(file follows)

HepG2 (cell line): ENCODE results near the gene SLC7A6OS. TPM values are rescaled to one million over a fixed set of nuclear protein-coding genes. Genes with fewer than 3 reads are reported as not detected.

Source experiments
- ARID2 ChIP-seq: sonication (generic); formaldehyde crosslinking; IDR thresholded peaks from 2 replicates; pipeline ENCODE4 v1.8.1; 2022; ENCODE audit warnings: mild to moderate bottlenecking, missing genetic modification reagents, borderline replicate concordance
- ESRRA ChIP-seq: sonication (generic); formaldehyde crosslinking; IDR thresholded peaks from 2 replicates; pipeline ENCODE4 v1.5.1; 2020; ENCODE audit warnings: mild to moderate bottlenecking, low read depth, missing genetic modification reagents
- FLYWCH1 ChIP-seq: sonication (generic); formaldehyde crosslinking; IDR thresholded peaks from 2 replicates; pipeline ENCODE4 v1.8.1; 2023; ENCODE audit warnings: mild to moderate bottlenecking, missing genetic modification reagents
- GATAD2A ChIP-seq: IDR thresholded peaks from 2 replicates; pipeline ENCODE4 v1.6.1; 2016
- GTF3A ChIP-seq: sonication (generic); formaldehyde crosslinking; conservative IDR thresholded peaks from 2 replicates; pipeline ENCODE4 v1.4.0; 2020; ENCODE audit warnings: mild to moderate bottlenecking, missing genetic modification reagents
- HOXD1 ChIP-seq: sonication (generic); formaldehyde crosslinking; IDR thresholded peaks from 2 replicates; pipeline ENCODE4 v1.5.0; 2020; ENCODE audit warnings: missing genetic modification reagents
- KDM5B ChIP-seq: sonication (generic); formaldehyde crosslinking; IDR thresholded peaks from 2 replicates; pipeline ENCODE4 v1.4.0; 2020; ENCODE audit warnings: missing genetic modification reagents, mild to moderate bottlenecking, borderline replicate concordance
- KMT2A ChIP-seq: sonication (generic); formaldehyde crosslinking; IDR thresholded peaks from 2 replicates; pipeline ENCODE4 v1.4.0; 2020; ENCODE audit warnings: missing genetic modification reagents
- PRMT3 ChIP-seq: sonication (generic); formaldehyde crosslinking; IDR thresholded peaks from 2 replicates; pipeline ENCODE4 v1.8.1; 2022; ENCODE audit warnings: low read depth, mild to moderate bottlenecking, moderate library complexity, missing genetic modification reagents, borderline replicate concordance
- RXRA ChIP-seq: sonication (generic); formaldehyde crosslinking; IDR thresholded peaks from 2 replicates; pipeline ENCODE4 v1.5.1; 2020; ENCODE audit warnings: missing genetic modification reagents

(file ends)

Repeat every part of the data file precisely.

HepG2 (cell line): ENCODE results near the gene SLC7A6OS. TPM values are rescaled to one million over a fixed set of nuclear protein-coding genes. Genes with fewer than 3 reads are reported as not detected.

Source experiments
- ARID2 ChIP-seq: sonication (generic); formaldehyde crosslinking; IDR thresholded peaks from 2 replicates; pipeline ENCODE4 v1.8.1; 2022; ENCODE audit warnings: mild to moderate bottlenecking, missing genetic modification reagents, borderline replicate concordance
- ESRRA ChIP-seq: sonication (generic); formaldehyde crosslinking; IDR thresholded peaks from 2 replicates; pipeline ENCODE4 v1.5.1; 2020; ENCODE audit warnings: mild to moderate bottlenecking, low read depth, missing genetic modification reagents
- FLYWCH1 ChIP-seq: sonication (generic); formaldehyde crosslinking; IDR thresholded peaks from 2 replicates; pipeline ENCODE4 v1.8.1; 2023; ENCODE audit warnings: mild to moderate bottlenecking, missing genetic modification reagents
- GATAD2A ChIP-seq: IDR thresholded peaks from 2 replicates; pipeline ENCODE4 v1.6.1; 2016
- GTF3A ChIP-seq: sonication (generic); formaldehyde crosslinking; conservative IDR thresholded peaks from 2 replicates; pipeline ENCODE4 v1.4.0; 2020; ENCODE audit warnings: mild to moderate bottlenecking, missing genetic modification reagents
- HOXD1 ChIP-seq: sonication (generic); formaldehyde crosslinking; IDR thresholded peaks from 2 replicates; pipeline ENCODE4 v1.5.0; 2020; ENCODE audit warnings: missing genetic modification reagents
- KDM5B ChIP-seq: sonication (generic); formaldehyde crosslinking; IDR thresholded peaks from 2 replicates; pipeline ENCODE4 v1.4.0; 2020; ENCODE audit warnings: missing genetic modification reagents, mild to moderate bottlenecking, borderline replicate concordance
- KMT2A ChIP-seq: sonication (generic); formaldehyde crosslinking; IDR thresholded peaks from 2 replicates; pipeline ENCODE4 v1.4.0; 2020; ENCODE audit warnings: missing genetic modification reagents
- PRMT3 ChIP-seq: sonication (generic); formaldehyde crosslinking; IDR thresholded peaks from 2 replicates; pipeline ENCODE4 v1.8.1; 2022; ENCODE audit warnings: low read depth, mild to moderate bottlenecking, moderate library complexity, missing genetic modification reagents, borderline replicate concordance
- RXRA ChIP-seq: sonication (generic); formaldehyde crosslinking; IDR thresholded peaks from 2 replicates; pipeline ENCODE4 v1.5.1; 2020; ENCODE audit warnings: missing genetic modification reagents